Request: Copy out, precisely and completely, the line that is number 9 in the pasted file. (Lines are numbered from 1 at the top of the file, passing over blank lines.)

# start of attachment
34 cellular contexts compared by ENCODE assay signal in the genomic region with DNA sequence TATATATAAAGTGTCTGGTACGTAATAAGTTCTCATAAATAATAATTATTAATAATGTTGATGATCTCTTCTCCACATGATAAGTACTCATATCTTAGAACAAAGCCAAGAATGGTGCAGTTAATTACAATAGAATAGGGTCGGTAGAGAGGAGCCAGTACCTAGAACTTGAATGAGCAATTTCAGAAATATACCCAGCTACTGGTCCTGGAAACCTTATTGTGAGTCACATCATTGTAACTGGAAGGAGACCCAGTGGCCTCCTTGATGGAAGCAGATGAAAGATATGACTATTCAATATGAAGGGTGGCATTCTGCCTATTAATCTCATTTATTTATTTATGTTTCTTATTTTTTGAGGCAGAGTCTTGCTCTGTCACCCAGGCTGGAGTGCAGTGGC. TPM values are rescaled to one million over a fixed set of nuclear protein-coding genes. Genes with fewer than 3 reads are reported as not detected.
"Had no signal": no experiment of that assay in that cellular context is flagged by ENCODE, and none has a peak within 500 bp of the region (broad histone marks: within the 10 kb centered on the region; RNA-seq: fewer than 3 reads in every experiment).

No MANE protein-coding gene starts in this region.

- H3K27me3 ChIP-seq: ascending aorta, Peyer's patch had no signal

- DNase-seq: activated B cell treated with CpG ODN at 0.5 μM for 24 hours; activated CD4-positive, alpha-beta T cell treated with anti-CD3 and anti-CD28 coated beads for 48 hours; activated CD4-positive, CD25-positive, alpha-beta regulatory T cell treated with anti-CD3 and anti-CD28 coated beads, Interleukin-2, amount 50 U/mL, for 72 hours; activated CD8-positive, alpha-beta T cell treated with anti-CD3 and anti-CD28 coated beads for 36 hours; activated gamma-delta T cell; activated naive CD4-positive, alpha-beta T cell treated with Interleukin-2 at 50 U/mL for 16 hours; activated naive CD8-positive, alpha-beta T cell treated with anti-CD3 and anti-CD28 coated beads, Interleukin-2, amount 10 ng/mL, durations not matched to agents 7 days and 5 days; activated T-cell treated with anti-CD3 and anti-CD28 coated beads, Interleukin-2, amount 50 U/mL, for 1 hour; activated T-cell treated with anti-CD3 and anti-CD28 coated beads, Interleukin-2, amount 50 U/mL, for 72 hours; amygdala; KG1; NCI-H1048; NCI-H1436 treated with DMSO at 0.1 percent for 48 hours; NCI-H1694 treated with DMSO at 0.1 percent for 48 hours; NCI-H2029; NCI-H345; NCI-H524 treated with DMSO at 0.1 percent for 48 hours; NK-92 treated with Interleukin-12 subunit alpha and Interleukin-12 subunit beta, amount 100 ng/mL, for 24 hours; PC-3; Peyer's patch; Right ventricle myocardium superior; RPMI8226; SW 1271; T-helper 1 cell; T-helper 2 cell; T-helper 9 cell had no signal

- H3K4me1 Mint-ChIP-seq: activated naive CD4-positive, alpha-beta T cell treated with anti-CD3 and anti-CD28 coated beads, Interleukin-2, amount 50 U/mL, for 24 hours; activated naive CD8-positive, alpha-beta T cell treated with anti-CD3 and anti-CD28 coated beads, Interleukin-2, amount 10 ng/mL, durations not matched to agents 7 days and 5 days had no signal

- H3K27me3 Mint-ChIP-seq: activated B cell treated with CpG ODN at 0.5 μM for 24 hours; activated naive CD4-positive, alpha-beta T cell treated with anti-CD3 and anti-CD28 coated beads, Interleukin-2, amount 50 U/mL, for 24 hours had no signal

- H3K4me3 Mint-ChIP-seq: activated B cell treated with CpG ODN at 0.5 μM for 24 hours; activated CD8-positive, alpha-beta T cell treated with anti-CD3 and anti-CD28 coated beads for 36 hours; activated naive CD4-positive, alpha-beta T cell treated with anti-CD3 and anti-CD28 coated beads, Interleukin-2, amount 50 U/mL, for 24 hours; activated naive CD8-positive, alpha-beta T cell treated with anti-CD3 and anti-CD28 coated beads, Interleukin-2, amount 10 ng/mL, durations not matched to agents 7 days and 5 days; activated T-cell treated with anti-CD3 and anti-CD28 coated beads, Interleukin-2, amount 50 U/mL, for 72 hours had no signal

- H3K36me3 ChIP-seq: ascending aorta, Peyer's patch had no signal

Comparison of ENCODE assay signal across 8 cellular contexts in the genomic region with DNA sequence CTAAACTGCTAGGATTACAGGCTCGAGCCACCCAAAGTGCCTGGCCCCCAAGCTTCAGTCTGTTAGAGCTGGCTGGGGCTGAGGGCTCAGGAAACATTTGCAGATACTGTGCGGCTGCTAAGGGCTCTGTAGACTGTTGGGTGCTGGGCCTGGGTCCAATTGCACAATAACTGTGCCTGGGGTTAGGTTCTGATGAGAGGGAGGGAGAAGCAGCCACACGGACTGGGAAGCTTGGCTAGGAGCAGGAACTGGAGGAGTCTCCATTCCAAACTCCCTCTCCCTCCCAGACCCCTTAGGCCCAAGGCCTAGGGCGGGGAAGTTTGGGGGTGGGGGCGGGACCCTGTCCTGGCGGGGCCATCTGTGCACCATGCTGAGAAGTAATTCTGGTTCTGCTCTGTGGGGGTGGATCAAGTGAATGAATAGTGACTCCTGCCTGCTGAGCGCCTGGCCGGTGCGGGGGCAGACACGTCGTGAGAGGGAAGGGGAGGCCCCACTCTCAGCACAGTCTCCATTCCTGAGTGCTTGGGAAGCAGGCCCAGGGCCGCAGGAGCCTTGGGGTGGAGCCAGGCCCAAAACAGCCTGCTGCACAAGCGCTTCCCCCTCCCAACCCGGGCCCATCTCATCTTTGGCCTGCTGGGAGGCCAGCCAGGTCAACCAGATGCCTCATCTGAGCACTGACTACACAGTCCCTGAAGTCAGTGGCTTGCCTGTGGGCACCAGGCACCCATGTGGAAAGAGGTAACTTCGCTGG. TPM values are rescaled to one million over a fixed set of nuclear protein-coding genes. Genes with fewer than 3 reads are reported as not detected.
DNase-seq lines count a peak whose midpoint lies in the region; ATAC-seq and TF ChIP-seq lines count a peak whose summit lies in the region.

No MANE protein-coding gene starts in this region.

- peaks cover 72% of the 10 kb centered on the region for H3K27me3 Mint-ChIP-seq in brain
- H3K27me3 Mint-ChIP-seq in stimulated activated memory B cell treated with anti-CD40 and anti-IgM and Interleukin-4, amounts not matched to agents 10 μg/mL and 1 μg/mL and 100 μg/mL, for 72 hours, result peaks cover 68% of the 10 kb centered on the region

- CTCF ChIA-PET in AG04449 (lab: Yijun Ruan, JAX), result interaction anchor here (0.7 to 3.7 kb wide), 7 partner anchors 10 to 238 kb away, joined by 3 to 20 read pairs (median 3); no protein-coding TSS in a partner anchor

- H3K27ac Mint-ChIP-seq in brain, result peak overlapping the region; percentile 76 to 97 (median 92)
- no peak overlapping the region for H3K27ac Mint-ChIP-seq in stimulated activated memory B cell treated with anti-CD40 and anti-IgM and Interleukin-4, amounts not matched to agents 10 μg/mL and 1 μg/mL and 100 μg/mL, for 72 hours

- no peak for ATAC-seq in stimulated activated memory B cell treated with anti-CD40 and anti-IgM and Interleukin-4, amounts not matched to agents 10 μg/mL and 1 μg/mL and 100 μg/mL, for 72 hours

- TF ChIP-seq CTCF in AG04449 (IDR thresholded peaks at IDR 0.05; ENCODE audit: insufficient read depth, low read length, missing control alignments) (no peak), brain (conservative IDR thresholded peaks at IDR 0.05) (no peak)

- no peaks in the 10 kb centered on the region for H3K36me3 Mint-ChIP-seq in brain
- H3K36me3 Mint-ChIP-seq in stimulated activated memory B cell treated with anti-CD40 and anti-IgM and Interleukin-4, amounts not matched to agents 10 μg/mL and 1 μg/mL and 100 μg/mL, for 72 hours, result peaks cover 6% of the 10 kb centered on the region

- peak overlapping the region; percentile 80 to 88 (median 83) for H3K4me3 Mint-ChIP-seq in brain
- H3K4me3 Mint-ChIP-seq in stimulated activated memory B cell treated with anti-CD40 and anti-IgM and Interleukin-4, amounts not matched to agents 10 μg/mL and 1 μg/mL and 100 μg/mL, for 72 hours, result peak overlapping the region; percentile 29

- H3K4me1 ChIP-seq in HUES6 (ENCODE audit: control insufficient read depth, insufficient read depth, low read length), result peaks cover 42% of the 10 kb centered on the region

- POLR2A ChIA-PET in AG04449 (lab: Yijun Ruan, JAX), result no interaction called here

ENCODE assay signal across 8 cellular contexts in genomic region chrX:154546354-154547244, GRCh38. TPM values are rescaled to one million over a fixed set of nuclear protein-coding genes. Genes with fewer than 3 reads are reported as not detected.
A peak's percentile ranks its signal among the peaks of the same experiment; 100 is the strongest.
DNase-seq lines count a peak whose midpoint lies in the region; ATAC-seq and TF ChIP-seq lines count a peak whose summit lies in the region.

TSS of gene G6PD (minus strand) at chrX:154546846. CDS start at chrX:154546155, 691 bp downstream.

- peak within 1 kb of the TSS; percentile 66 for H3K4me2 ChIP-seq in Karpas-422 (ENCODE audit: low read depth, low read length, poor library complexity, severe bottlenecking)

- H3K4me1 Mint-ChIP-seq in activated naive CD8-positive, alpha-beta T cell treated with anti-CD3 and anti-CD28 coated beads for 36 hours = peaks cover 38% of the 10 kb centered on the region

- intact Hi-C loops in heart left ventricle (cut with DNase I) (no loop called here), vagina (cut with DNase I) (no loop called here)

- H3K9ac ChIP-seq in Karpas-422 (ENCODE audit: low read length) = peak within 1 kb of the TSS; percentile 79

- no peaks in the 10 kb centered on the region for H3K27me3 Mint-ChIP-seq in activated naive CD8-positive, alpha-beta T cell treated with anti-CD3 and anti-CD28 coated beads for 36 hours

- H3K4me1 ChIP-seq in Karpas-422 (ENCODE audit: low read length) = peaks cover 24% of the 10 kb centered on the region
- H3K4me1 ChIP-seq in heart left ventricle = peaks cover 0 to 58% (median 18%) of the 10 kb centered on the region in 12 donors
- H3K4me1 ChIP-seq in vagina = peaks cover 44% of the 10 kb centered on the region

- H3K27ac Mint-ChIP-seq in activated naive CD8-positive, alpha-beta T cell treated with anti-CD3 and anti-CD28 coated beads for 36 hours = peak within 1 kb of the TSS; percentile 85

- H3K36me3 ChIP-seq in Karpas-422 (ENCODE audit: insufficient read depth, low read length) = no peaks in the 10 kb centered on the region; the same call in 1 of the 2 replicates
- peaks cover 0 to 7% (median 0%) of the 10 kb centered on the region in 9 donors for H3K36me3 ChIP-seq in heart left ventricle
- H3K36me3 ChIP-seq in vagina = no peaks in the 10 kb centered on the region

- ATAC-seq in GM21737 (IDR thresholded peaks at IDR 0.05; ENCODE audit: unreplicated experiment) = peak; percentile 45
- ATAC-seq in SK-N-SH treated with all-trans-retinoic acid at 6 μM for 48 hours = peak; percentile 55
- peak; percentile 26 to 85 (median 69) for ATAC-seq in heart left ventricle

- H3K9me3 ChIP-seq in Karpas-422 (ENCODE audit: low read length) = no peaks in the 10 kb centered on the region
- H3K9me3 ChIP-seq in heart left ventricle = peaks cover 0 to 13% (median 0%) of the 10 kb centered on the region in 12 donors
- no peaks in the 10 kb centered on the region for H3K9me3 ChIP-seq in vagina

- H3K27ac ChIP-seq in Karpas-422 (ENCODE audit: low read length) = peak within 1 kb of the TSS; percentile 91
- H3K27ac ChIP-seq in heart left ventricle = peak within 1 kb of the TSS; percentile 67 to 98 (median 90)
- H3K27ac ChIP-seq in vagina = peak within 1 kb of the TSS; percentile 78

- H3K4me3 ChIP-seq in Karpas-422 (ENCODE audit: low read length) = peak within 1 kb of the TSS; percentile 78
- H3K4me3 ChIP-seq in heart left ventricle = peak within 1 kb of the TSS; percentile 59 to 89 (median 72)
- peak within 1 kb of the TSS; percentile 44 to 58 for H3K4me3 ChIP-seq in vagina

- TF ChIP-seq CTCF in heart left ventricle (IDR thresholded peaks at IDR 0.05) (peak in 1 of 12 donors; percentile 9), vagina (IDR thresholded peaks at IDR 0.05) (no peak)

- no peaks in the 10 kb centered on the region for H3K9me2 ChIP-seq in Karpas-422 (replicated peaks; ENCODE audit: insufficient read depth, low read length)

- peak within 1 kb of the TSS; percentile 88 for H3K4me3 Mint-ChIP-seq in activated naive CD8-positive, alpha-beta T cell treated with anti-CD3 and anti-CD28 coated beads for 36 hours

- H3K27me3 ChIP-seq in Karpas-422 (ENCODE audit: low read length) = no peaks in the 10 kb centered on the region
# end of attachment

- H3K36me3 ChIP-seq: ascending aorta, Peyer's patch had no signal